Statement of George A. Hacker
June 13, 1996
With its decision to advertise hard liquor on television, the Joseph Seagram Company has declared war on the children and parents of America. Today, its canine ad for Crown Royal whiskey features the gracious and familiar strains of music that millions of teenagers will hear during their high school graduation ceremonies. How long will it be before Seagram, or some other hard liquor company, starts using cute animated characters that appeal to children -- like the frogs, penguins, and anteaters now so prominent in beer commercials? How long before hard liquor commercials appear during the Super Bowl or on MTV? How long before adolescents sing Seagram's jingles and recite Seagram's ads, as they now mimic ads for beer?
Enough is enough. Kids already get an overdose of ads on television teaching them that drinking beer is fun, that it's cool, that it will help them score with girls. The last thing they need is another avalanche of powerful electronic messages assuring them that liquor will make them successful -- even valedictorians -- and that drinking should be a part of their lives.
For nearly fifty years, the liquor industry has honored its pledge not to advertise on television. Center for Science in the Public Interest and dozens of other groups have frequently applauded that decision and praised the liquor industry for its social responsibility. That sound practice shielded generations of America's children from the kind of predatory broadcast advertising practices that American brewers use to mass market their beers.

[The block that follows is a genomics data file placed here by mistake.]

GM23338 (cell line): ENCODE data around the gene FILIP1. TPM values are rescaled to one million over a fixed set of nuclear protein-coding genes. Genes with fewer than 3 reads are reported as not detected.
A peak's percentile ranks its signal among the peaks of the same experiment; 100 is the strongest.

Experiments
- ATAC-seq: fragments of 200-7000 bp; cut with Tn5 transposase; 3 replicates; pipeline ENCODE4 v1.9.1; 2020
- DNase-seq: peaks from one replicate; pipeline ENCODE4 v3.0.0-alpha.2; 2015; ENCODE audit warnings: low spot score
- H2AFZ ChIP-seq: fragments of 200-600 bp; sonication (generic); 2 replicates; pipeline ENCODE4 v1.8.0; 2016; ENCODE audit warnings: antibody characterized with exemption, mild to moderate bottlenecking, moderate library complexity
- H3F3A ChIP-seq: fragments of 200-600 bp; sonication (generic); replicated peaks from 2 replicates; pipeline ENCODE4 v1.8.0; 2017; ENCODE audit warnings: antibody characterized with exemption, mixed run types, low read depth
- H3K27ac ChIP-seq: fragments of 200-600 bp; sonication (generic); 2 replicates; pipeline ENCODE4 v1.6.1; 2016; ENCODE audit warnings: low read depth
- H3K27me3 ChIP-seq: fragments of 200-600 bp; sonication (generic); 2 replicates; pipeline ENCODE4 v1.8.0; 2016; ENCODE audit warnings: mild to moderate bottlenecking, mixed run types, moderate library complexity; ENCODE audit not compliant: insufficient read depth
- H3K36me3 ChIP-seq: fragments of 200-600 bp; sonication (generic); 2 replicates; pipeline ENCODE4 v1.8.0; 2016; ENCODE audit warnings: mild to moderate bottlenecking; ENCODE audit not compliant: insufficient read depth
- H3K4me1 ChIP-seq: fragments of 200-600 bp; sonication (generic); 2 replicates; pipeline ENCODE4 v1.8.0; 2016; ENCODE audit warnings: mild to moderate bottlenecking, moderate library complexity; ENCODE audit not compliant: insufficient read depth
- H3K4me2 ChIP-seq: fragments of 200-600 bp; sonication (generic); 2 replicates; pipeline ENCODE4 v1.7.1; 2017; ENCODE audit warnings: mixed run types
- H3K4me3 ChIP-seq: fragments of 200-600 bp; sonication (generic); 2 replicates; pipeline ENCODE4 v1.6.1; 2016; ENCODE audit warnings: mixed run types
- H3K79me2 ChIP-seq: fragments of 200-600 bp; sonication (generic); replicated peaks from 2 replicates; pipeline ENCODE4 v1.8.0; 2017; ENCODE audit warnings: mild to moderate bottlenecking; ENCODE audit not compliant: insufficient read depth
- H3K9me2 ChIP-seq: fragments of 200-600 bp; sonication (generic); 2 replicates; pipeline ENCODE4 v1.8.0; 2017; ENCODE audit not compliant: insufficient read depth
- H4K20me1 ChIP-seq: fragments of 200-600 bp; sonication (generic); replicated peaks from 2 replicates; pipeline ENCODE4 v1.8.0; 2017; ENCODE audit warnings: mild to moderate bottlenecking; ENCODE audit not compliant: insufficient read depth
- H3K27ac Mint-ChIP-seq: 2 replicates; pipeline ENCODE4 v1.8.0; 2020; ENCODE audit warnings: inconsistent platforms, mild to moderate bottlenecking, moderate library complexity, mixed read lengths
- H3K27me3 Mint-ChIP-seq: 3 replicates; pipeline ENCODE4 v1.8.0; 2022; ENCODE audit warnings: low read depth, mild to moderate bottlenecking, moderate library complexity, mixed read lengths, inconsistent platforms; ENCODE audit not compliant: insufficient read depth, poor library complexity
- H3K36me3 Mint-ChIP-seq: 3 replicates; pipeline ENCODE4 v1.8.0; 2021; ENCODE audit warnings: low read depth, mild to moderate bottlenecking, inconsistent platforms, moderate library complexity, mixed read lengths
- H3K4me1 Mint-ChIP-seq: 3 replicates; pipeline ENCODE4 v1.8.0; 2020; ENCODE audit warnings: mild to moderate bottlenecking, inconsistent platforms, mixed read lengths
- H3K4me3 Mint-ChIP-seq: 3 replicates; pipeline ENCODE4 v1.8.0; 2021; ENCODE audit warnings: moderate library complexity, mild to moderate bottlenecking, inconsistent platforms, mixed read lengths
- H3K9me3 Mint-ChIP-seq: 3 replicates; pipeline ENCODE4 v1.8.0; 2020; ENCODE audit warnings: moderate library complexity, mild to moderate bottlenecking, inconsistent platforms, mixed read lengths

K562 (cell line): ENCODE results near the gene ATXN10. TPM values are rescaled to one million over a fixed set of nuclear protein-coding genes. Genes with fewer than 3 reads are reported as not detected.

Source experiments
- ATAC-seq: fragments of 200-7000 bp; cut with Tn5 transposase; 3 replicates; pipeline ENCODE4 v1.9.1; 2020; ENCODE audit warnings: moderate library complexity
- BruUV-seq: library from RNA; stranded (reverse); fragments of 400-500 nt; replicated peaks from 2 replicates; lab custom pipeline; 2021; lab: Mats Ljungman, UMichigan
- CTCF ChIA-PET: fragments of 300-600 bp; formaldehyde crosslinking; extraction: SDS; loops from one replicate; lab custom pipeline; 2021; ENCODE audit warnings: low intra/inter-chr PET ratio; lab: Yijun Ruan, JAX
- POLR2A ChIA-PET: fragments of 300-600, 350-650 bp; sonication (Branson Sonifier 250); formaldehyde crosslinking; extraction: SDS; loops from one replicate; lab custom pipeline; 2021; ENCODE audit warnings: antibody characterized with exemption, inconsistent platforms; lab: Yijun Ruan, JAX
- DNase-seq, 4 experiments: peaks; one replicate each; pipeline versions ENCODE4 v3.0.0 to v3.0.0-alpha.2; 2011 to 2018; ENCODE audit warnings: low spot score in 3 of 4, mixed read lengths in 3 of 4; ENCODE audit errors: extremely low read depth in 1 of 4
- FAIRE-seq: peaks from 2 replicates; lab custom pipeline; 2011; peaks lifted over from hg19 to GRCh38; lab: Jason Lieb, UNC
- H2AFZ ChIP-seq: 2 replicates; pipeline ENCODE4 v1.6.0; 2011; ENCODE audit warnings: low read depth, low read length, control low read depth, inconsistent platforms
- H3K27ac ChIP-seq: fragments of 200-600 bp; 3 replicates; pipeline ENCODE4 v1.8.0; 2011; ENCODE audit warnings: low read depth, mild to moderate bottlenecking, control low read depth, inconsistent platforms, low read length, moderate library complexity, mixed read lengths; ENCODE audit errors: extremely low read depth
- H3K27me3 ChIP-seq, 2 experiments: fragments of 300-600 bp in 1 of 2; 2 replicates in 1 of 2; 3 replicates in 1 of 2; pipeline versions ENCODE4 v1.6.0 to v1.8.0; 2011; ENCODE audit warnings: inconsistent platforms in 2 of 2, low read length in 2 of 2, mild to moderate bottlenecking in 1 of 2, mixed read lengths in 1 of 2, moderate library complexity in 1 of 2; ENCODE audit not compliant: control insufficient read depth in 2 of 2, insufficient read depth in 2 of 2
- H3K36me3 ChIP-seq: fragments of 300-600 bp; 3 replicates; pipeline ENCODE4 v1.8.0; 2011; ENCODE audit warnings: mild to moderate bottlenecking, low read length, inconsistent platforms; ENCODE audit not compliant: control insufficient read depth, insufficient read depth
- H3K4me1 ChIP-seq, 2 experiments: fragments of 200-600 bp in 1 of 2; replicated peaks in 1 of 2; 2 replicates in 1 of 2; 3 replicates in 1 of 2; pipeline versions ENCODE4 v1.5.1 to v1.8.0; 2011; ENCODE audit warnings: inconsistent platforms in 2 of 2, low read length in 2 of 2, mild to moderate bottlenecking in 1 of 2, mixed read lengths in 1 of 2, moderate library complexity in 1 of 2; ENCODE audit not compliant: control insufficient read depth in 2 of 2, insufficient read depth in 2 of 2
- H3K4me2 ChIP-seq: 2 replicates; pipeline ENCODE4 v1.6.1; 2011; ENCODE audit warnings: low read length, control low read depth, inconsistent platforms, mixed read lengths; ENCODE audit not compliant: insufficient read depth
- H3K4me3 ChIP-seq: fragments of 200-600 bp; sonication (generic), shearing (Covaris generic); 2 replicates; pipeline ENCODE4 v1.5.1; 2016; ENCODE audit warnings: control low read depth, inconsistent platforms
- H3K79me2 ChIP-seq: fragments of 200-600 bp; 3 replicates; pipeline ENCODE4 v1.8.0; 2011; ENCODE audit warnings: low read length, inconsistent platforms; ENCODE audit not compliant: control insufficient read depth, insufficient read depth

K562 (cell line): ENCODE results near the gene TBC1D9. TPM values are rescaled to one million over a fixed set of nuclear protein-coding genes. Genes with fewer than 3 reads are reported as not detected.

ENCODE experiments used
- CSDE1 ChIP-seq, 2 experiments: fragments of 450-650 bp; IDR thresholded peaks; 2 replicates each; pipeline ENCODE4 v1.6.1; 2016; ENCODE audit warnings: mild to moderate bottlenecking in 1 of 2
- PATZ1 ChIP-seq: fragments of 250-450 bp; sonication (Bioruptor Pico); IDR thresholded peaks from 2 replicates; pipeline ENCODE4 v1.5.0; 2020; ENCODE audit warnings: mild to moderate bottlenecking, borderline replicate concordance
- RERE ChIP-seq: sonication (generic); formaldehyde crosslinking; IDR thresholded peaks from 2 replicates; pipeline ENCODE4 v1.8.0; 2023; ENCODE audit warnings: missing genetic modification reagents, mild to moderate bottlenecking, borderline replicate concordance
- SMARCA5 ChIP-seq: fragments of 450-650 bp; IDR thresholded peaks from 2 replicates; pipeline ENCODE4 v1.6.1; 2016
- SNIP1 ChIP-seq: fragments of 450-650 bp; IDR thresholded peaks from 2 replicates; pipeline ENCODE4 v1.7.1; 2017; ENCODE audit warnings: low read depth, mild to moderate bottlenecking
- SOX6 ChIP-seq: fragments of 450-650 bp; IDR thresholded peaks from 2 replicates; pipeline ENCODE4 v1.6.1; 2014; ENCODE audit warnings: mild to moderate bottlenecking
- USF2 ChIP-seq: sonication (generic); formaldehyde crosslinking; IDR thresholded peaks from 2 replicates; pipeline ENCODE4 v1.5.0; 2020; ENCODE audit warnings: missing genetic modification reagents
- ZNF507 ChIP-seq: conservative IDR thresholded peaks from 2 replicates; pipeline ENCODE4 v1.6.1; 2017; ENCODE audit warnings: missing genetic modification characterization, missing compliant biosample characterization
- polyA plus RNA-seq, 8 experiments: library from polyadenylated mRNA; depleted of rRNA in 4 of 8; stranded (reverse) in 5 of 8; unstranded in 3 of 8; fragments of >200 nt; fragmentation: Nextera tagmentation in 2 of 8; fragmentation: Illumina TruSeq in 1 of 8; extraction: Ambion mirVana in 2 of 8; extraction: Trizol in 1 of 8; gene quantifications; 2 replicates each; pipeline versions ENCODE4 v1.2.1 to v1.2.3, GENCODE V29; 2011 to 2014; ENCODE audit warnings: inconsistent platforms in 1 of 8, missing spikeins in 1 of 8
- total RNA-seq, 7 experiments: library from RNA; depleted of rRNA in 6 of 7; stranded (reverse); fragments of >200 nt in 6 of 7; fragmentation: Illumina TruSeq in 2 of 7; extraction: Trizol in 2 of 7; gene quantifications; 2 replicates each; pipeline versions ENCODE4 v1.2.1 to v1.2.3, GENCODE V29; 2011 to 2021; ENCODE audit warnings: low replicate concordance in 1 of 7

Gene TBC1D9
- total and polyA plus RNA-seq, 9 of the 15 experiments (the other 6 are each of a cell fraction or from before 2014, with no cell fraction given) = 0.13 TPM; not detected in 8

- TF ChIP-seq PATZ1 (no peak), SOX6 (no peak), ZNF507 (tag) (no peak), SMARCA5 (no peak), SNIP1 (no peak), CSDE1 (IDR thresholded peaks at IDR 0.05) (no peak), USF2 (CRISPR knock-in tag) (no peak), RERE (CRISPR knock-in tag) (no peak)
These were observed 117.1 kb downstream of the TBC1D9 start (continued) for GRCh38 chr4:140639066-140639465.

Seagram and the hard liquor industry's trade association, the Distilled Spirits Council of the United States, have broken their promise to the American people. They have put profit above the interests of our children and the public health. Their desperate action signals the failure and the futility of self-regulation. It is time for the United States Congress to help them keep their word. It is time for the Congress to stand on the side of children and shield them from the likely deluge of new television pitches that promote America's number one drug.
We call on the Congress to support legislation introduced today by Representative Kennedy and others. This bill does what the liquor industry has held to be the right thing to do for the past half-century. It preserves the status quo, replaces what is now shown to be futile and ineffective industry self-regulation, and sends a clear message that liquor profiteering at the expense of America's children is as unacceptable today as it was fifty years ago.
ABC, CBS, and NBC all say "no" to hard liquor ads. The United States Congress should do so as well.